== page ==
Ultrasonic surgery eases sinus lifts and tooth extractions

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The use of very high-frequency sound waves -- ultrasound -- isn't just for bats and dolphins anymore. It is the new standard for everything from industrial cleaning to abdominal imaging. And now it's entering the world of dental surgery.

Ultrasonic surgery, also known as piezosurgery, can be used for cutting or grinding bone in sinus lifts, ridge augmentation, bone grafting, bone-block harvesting, and extraction of impacted teeth and roots. The ultrasonic devices developed for dentistry operate at frequencies of 20-35 KHz. The high-frequency sound waves sail right through adjacent soft tissues without damaging them, thus avoiding many of the complications associated with traditional surgical tools such as chisels and burs.

For example, perforation of the Schneiderian membrane occurs about a third of the time when conventional rotary instruments are used to do sinus lifts. But with ultrasound instruments the complication is relatively rare, noted Stephen Wallace, D.D.S., a New York University professor and a periodontist in private practice in Waterbury, CT. He was also one of the first people in the U.S. to perform ultrasonic dental surgery.

"We did a human study and showed the perforation rate is cut by 75%, to just 7%," Dr. Wallace said (International Journal of Periodontics and Restorative Dentistry, September/October 2007, Vol. 27:5, pp. 413-419).

In that study, Dr. Wallace and other periodontists from New York University and Israel pooled the analyses of their consecutive sinus lifting cases using the Piezosurgery device manufactured by Mectron Medical Technology. They noted a total of 7 sinus perforations in 100 procedures -- 3 caused by an extremely thin membrane and the others by the presence of a septum. The perforations all occurred during the hand elevation that followed use of the ultrasonic device, Dr. Wallace noted.

Which ultrasonic system should you buy?

Five ultrasonic surgical systems are now commercially available in the U.S. for cutting or grinding bone in dental applications.

Mectron Medical Technology was one of the first companies to offer this technology to the dental market with its Piezosurgery device. The Piezotome made by Satelec and marketed by Acteon is also available in the U.S., as is the Ultrasonic Bone Surgery device made by Resista and sold by Ace.

Also available are Piezon Master Surgery by Electro Medical Systems (EMS) and VarioSurg made by NSK and sold by Brasseler. Other units currently awaiting 510(k) marketing clearance from the FDA are BioSaf's Easy Surgery and Esacrome's SurgySonic.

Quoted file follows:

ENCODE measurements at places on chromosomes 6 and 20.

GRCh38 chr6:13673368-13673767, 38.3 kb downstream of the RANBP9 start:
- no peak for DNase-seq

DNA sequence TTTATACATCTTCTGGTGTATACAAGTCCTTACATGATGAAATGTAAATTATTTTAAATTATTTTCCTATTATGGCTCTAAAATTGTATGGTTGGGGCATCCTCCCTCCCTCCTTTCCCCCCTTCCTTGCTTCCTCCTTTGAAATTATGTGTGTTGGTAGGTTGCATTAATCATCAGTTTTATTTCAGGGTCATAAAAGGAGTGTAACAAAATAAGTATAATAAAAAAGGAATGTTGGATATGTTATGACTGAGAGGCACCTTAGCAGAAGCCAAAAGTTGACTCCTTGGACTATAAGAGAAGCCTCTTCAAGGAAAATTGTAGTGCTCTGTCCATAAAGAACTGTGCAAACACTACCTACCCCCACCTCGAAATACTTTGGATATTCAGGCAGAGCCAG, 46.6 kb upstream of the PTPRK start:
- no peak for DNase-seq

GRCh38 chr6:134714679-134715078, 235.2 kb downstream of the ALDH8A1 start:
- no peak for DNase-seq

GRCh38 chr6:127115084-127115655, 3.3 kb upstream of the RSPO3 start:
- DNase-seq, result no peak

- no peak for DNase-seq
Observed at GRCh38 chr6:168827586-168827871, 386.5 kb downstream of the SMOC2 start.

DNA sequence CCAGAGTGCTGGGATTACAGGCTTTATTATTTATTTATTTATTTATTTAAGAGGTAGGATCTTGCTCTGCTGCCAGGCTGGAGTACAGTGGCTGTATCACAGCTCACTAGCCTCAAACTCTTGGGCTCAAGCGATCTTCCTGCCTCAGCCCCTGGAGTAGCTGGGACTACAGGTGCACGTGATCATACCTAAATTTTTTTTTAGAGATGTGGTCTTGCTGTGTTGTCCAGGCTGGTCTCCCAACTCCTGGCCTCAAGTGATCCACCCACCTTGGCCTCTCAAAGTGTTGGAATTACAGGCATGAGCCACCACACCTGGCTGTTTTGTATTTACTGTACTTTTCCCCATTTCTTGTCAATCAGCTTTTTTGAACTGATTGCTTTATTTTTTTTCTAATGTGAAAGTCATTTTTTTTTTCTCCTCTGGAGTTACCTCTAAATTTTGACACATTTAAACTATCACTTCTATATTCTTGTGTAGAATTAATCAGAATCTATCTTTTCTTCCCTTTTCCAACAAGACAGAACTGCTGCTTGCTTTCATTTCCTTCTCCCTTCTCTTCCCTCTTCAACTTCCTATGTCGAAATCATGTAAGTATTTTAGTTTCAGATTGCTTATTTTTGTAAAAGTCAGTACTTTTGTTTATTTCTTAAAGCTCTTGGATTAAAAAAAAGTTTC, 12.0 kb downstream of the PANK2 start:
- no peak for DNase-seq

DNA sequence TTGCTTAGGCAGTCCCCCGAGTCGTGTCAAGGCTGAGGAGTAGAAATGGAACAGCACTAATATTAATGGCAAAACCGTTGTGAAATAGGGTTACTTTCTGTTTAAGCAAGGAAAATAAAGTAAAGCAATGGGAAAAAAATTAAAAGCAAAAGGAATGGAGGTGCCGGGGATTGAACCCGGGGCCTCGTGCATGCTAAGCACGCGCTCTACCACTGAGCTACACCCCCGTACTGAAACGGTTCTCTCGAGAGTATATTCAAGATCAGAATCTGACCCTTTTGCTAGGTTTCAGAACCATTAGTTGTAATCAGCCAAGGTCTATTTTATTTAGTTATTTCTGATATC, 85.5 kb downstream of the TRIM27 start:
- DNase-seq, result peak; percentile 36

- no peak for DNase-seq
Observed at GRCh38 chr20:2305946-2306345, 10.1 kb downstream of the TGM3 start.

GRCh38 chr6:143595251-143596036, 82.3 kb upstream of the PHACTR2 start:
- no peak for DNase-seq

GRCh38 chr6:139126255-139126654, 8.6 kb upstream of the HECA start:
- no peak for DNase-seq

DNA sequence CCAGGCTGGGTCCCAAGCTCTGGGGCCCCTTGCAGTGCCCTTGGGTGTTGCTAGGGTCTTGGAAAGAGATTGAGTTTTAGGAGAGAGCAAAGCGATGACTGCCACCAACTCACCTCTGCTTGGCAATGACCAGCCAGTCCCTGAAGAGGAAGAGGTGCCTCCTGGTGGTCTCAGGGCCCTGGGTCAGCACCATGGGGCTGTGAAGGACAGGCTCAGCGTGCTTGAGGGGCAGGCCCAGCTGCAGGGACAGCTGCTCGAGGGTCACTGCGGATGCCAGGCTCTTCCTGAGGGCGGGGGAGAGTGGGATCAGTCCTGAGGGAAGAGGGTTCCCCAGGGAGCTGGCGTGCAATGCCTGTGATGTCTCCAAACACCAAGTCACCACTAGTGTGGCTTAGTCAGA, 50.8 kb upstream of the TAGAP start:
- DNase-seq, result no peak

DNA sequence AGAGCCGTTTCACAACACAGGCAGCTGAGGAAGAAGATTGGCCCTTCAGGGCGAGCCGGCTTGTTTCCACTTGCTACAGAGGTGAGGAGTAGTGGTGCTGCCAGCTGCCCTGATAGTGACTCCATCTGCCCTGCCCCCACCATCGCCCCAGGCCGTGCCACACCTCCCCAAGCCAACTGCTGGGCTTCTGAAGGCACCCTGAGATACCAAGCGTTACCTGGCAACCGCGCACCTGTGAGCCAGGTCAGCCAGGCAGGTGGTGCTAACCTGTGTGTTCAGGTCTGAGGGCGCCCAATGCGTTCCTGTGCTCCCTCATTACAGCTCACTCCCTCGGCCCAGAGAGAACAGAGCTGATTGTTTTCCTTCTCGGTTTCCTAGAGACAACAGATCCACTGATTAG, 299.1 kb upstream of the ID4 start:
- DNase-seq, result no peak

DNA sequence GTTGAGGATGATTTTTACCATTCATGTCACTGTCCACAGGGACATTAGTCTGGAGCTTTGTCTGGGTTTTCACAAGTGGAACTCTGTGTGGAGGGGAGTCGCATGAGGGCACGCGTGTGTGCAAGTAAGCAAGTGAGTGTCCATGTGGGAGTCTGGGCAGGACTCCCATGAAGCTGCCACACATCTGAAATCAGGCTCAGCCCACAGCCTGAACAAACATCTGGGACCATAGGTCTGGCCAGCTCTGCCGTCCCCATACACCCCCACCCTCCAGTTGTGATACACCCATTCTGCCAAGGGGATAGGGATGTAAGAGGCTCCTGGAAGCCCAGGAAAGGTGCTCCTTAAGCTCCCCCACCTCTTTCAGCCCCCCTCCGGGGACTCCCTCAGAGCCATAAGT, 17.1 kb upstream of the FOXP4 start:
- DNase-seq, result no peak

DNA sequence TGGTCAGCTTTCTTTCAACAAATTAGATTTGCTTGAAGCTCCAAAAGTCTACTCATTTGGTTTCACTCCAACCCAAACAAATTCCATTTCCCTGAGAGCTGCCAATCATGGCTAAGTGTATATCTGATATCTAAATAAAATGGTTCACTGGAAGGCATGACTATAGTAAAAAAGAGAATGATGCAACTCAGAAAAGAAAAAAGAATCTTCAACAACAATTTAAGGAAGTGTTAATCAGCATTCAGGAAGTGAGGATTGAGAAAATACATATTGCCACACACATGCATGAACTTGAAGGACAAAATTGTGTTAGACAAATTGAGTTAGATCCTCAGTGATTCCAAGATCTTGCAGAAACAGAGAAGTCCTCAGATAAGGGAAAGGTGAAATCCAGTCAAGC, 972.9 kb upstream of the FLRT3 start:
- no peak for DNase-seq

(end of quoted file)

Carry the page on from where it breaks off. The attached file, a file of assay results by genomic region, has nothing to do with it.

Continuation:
The price of these systems ranges from $8,000 to $17,000.

If you are interested in reading what users of these products think about these products and why, check out this forum.

Another study found that using an ultrasonic device to perform bilateral sagittal split osteotomies of the mandible was more time-consuming compared to conventional techniques involving saws, chisels, and burs, but the osteotomies had a higher level of precision. In addition, the ultrasonic procedure offered the advantage of a blood-free surgical field (International Journal of Oral and Maxillofacial Surgery, September 2005, Vol. 34:6, pp. 590-593).

But not all the research has been positive. A recent report from Italy showing a 30.8% membrane-perforation rate in sinus-elevation procedures performed with the Piezosurgery device, versus a 23% perforation rate with conventional instruments (Clinical Oral Implants Research, May 2008, Vol. 19:5, pp. 511-515).

The investigators performed a prelift osteotomy for sinus access in 13 patients using the Piezosurgery system on one side of the maxilla in each patient and rotary diamond burs on the other side. Each side was completed in approximately the same amount of time, but 4 (30.8%) perforations occurred with the Piezosurgery device and 3 (23%) with the conventional instruments.

"It's the only negative report on the Piezosurgery device I've seen in the last 20 years," Dr. Wallace said. "In the program in which I teach residents from around the world how to use these instruments, they're uniformly successful using the Piezosurgery device, even though they're novices. So why there were these complications in the Italian paper, I can't explain."

Dr. Wallace learned how to use the Piezosurgery device about six years ago, at the elbow of one of its inventors, Tomaso Vercellotti, M.D., D.D.S., and he has been training other dentists how to use the technology ever since. He now teaches a two-year fellowship in implant dentistry at New York University that includes instruction in ultrasonic surgery. He also taught a course on ultrasonic surgery in September at the American Academy of Periodontology's annual meeting.

"None of the ultrasonic surgery companies were highlighted at the course at the AAP, but all of them were represented there," he said. "It was like a 'cage match' in wrestling, where people were able to try the five different machines on the same piece of bone. It was an opportunity people never have in their own clinical practices."

Jeff Thomas, D.D.S., a periodontist in private practice in Newbern, NC, is also a proponent of ultrasonic surgery. He just started his fourth year of teaching courses on ultrasonic surgery, and also performs hundreds of procedures with this technology every year in his own practice.

"I can't say I use it every day, but sometimes I use it three or four times in one day; it just depends on the type of surgery I'm doing," he told DrBicuspid.com. "It's not something you have to have. But it's something I couldn't do without. I can do more procedures less traumatically and more predictably than before ultrasonic surgery was invented."

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